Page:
In their words
A selection of quotations from people in recent news stories, big and small
“It is important to bear in mind that unsubstantiated does not mean untrue.”
– Washington state Supreme Court Justice Barbara Madsen, in her dissent to the court’s decision that will allow school districts to keep secret the names of teachers involved in unsubstantiated charges of child abuse.
“Will there be a cap, ever, on how many machines or whatever the tribes can have?”
– State Sen. Rosa Franklin, D-Tacoma, at a hearing where state legislators discussed Gov. Chris Gregoire’s approval of thousands more slot machines in tribal casinos.
“We have observed that wildlife don’t tend to hang out around shooting ranges.”
– Department of Ecology spokeswoman Jani Gilbert, regarding the chances that birds might swallow spent bullets at the Spokane Police Department’s present shooting range, the replacement of which is one of the projects for which the city might seek property tax funds.
“We all cross bridges, and I’m not talking about metaphors.”
– Methodist Bishop Sally Dyck, speaking in Minneapolis on the one-year anniversary of the deadly collapse of that city’s Interstate 35W bridge over the Mississippi River.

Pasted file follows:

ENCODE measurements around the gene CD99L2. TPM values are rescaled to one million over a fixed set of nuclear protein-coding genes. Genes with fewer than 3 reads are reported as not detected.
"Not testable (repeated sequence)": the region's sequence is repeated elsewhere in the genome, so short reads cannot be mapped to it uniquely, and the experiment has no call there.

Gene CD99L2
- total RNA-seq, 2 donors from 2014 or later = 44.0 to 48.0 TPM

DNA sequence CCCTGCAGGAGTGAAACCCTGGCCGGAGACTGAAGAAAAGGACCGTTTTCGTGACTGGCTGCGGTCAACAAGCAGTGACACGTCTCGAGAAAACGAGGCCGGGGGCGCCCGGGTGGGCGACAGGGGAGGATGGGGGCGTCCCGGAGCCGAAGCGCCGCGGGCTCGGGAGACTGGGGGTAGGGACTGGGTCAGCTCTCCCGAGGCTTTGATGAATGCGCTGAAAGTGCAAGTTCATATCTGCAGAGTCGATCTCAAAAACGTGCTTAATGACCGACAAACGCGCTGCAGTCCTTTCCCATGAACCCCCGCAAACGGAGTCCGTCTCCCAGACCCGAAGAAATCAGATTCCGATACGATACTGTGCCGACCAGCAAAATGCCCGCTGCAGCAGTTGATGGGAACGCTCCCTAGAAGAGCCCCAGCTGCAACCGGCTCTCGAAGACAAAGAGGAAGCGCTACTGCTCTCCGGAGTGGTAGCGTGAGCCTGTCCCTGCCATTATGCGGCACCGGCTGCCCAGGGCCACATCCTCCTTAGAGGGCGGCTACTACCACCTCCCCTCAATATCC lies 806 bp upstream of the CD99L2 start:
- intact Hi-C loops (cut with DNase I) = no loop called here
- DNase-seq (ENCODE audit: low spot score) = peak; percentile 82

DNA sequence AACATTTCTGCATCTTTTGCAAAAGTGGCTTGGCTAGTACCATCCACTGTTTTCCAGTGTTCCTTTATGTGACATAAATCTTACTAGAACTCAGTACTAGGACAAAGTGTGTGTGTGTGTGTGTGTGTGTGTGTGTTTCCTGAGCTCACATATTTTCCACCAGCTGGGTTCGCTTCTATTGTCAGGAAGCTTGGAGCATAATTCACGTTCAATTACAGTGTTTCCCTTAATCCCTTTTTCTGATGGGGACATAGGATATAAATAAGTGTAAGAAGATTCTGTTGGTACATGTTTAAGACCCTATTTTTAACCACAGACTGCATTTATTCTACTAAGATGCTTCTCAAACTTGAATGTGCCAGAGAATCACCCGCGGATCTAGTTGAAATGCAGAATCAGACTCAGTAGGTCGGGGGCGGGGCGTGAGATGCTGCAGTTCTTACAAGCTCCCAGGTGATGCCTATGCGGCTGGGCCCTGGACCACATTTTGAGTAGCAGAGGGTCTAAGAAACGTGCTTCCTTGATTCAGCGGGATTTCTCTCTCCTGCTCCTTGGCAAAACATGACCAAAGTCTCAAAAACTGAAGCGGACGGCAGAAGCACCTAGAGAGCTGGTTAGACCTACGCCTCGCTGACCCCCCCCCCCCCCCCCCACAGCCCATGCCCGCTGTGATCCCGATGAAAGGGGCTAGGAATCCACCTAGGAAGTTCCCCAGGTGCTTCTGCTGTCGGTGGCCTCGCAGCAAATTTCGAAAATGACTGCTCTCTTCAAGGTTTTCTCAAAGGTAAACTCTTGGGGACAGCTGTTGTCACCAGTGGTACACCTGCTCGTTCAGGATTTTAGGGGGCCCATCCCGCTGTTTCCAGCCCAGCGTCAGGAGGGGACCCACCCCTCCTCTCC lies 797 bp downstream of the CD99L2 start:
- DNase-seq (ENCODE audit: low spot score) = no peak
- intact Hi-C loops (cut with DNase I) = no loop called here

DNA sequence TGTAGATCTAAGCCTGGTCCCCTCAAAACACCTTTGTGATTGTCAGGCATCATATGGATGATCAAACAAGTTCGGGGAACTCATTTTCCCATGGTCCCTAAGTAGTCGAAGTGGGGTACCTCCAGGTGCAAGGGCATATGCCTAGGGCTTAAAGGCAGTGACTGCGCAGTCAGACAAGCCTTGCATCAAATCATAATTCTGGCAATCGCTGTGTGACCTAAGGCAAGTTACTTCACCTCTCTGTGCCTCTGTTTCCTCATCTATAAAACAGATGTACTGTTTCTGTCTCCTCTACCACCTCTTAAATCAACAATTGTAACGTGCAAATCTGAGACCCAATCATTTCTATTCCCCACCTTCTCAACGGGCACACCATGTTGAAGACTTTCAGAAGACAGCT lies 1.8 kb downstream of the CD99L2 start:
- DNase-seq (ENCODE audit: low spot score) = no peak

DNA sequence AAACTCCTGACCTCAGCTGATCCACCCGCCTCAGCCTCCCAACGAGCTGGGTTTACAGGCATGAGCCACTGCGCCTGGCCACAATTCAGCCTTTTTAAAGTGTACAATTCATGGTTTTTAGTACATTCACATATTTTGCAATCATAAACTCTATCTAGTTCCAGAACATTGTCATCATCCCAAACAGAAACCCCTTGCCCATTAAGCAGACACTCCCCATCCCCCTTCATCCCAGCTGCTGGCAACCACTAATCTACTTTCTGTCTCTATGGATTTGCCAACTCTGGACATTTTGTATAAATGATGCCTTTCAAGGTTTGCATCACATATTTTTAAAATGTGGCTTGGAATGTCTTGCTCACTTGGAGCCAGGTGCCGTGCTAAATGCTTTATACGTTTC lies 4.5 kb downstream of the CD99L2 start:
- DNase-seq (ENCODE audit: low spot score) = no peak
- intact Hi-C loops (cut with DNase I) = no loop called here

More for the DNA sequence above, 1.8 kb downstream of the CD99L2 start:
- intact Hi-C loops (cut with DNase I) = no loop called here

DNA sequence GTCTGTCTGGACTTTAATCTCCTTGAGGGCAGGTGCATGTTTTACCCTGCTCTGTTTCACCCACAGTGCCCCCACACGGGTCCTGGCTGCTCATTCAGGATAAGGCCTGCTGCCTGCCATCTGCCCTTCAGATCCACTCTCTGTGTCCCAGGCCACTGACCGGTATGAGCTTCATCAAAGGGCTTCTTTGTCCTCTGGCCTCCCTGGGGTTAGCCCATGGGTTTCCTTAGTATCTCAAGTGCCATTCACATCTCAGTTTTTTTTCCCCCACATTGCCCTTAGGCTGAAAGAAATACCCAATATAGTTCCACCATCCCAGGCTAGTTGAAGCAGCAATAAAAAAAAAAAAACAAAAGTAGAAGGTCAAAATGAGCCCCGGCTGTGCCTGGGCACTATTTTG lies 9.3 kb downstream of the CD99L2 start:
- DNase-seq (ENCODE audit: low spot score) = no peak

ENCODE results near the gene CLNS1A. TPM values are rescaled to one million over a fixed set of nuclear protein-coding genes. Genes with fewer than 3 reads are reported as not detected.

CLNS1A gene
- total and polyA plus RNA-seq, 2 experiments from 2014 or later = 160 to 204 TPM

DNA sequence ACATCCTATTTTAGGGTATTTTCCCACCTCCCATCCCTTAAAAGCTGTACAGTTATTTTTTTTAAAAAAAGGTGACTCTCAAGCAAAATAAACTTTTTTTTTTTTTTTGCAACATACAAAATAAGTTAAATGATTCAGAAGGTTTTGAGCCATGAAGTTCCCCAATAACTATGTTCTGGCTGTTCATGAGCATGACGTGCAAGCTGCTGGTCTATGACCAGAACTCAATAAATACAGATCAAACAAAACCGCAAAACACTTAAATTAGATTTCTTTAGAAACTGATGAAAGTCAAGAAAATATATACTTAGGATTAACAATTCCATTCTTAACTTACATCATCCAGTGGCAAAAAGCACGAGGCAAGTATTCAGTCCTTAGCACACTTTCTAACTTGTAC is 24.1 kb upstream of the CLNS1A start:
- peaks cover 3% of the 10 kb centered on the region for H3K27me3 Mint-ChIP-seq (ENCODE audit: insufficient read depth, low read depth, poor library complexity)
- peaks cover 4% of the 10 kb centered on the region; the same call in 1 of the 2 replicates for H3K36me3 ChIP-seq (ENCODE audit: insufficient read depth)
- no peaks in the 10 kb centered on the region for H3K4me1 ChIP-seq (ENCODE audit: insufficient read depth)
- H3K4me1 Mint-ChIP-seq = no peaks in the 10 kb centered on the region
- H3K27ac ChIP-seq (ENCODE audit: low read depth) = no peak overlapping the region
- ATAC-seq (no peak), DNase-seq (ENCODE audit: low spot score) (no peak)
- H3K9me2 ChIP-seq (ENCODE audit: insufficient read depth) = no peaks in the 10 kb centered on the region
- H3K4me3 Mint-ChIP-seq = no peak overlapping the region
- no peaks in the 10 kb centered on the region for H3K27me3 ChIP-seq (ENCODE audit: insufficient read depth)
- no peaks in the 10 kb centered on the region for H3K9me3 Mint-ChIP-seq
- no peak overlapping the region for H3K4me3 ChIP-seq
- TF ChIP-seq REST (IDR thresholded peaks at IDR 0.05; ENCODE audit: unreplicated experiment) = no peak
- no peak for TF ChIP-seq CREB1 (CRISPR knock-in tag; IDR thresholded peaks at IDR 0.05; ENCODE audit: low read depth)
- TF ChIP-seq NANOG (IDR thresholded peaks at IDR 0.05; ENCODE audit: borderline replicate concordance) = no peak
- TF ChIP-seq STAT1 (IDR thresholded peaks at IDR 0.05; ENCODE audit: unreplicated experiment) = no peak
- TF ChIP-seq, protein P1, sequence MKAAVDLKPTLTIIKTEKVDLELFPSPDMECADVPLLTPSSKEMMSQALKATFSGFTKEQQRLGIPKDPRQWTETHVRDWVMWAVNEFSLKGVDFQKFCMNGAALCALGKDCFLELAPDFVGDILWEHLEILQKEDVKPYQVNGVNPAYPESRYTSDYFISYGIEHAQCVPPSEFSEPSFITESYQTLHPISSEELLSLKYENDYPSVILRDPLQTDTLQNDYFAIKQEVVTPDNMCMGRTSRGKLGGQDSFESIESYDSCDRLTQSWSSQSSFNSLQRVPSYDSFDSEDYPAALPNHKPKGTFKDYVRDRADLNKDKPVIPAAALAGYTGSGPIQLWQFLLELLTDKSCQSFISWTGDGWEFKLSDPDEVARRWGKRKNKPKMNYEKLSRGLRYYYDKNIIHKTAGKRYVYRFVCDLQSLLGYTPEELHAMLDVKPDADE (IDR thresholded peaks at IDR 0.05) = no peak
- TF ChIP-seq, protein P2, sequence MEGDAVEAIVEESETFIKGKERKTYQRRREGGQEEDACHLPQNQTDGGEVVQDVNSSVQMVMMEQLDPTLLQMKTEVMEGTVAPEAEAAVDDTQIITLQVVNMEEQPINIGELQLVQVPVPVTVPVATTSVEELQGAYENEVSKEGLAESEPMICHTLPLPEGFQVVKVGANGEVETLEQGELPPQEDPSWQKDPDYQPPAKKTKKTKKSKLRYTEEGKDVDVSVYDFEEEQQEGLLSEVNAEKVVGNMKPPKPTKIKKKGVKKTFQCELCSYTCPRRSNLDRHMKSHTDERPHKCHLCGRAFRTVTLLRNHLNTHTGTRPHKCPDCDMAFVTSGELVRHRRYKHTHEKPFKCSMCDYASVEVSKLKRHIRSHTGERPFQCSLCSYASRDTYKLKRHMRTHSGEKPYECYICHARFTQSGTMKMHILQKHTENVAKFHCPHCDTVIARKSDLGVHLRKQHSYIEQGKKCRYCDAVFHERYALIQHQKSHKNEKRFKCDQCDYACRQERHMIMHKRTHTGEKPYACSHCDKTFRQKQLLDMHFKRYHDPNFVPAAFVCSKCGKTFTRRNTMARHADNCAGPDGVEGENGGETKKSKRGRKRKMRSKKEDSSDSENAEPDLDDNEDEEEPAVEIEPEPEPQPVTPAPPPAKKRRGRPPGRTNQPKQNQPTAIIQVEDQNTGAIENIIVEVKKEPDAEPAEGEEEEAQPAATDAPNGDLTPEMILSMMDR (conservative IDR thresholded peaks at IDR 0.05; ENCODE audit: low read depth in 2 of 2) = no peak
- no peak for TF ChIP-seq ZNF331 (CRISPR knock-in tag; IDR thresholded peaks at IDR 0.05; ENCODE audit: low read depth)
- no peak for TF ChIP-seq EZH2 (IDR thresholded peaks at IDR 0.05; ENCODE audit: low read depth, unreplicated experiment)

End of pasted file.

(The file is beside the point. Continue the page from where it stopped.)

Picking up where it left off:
“We’re in a different climate now. It’s not conducive to regrowing them. It’s a one–way process.”
– Trent University researcher Derek Mueller, who refrained from saying global warming is at fault for the seven-square-mile expanse of ice that broke away from an Arctic ice shelf in Canada.
“It’s not as though we don’t have the capability to take care of ourselves. My concern is we’re not used to it.”
– Former Alaska Republican lawmaker Jim Whitaker, noting that his state may see less federal funding steered its way after the indictment of U.S. Sen. Ted Stevens on corruption charges.
“We had not done right by these soldiers. The Army is genuinely sorry. I am genuinely sorry.”
– Assistant Secretary of the Army Ronald James, who was in Seattle on July 26 to issue a formal apology over the wrongful convictions and dishonorable discharges of 28 black soldiers – including Samuel Snow, who died the next day – over a riot and killing nearly 64 years ago.
“This was an extremely unfortunate and tragic incident. Our deepest regrets of sympathy and condolences go out to the family.”
– Army Col. Allen W. Batschelet, chief of staff for the 4th Infantry Division, acknowledging that U.S. soldiers killed three law-abiding Iraqi civilians on June 25 in an incident that the Army falsely described at the time as an act of self-defense.
“It’s my lawn mower and my yard so I can shoot it if I want.”
– Milwaukee resident Keith Walendowski, who faces criminal charges after shooting his lawn mower when it wouldn’t start.